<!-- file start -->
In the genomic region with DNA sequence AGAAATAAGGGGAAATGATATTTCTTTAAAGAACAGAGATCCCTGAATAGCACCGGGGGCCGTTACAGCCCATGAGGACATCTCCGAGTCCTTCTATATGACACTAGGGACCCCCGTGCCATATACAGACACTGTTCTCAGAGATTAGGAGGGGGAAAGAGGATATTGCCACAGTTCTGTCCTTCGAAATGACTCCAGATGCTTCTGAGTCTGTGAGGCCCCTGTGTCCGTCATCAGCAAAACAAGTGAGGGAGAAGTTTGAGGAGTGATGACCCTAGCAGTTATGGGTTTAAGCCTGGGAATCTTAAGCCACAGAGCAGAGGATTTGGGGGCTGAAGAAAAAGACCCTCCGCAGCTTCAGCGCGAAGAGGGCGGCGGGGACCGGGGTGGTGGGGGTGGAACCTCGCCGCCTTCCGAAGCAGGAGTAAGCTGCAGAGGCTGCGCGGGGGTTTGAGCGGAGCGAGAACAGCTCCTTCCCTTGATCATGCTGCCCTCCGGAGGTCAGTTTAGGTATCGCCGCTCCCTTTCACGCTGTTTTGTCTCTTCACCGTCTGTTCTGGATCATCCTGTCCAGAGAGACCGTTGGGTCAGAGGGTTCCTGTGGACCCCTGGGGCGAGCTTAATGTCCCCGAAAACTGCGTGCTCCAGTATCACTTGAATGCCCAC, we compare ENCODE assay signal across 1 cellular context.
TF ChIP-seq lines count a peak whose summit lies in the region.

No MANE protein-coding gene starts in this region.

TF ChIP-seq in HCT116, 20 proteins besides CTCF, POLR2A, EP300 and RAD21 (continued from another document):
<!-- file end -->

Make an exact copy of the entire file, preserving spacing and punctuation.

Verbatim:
In the genomic region with DNA sequence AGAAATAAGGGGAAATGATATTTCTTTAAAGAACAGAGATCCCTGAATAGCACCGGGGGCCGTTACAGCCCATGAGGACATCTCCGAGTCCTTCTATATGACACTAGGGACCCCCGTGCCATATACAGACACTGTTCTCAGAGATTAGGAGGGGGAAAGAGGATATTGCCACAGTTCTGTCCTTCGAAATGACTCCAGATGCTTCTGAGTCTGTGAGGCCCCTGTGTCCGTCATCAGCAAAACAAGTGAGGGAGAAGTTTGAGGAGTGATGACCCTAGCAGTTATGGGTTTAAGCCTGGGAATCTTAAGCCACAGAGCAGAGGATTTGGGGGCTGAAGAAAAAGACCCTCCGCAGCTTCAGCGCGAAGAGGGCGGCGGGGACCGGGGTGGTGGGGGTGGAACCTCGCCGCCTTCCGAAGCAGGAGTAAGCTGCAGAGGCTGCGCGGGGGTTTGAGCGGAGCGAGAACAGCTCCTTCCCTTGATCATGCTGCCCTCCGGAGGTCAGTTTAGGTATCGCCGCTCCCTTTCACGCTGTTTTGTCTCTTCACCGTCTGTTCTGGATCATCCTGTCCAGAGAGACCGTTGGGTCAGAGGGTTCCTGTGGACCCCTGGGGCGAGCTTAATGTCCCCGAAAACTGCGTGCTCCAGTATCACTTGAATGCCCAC, we compare ENCODE assay signal across 1 cellular context.
TF ChIP-seq lines count a peak whose summit lies in the region.

No MANE protein-coding gene starts in this region.

TF ChIP-seq in HCT116, 20 proteins besides CTCF, POLR2A, EP300 and RAD21 (continued from another document):